Oakland considers closing small schools

October 9, 2008 1:25:32 AM PDT
There are some major financial problems in Oakland which could force some schools to shutdown. The district is considering closing its so-called small schools as a way to close an $18 million shortfall.

About 300 people turned out for the school board meeting. The district owes $86 million to the state because of an emergency bailout five years ago. On top of that, expenditures are rising, and no new revenue is coming in.

The news was grim. Oakland Unified School District barely has enough money in its emergency reserve fund to afford one month's payroll. In the last decade enrollment has dropped 30 percent, a decrease of 15,000 students.

"And yet today we more schools serving fewer students than we did a decade ago," said Roberta Mayor, the Oakland Unified School District superintendent.

By next year the district says it will face an $18 million shortfall. Now there's talk of possibly closing 10 to 17 small schools. The small schools movement was touted as the answer for Oakland's poor test scores and research shows the schools are improving even though many of them are still performing below national standards under the No Child Left Behind law.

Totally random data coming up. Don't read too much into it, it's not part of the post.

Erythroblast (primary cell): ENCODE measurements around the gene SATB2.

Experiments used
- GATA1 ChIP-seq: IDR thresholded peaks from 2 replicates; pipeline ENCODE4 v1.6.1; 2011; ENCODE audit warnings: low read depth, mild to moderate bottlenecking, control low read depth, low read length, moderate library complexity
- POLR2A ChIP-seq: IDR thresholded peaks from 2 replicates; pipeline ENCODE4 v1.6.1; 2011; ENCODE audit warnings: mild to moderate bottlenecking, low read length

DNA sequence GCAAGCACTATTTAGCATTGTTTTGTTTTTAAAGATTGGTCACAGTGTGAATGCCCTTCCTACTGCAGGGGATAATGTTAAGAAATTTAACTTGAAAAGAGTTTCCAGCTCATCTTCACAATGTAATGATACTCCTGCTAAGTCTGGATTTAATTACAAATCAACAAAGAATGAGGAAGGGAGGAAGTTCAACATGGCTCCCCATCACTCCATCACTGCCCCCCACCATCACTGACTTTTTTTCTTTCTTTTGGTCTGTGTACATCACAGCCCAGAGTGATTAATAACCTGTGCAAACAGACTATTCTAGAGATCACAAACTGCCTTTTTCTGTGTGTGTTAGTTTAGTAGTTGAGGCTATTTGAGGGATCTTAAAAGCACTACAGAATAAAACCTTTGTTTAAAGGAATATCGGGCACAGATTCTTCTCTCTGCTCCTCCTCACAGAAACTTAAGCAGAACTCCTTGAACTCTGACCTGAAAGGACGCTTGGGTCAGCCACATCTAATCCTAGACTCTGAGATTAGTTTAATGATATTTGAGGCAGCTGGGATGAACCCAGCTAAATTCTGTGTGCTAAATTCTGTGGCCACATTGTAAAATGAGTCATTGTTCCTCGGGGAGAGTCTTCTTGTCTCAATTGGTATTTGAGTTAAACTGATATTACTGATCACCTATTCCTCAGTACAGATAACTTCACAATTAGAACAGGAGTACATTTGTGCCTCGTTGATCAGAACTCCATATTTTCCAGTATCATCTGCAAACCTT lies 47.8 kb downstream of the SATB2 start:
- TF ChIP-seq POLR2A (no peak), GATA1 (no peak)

"As a small school we get one on one contact with our teachers. We build relationships. We go further. Our teachers actually have time to talk to us, to understand how we learn," said Molaika Heel, from Castlemont High School.

Wednesday night, the school board said it will not close any small schools for now, but many parents, teachers and students felt they still had to make a passionate stand.

"They have for the first time, the African American population there has achieved higher than 700. It's one of six schools in the whole state. So you look at us and you give us the power to help you," said Barbara Liepe, a parent.

The school board agreed to create a partnership with parents and teachers. Together they'll try to implement alternative strategies which include: leasing school district property, decreasing utility usage, recruiting students to increase enrollment, and increasing daily attendance. A one-percent improvement in attendance will earn an additional $2.1 million from state.

Now it's time to get down to some creative financing. No hard deadlines are in place, but they'll have to get together, crunch the numbers, and make it work in order to balance next year's budget.


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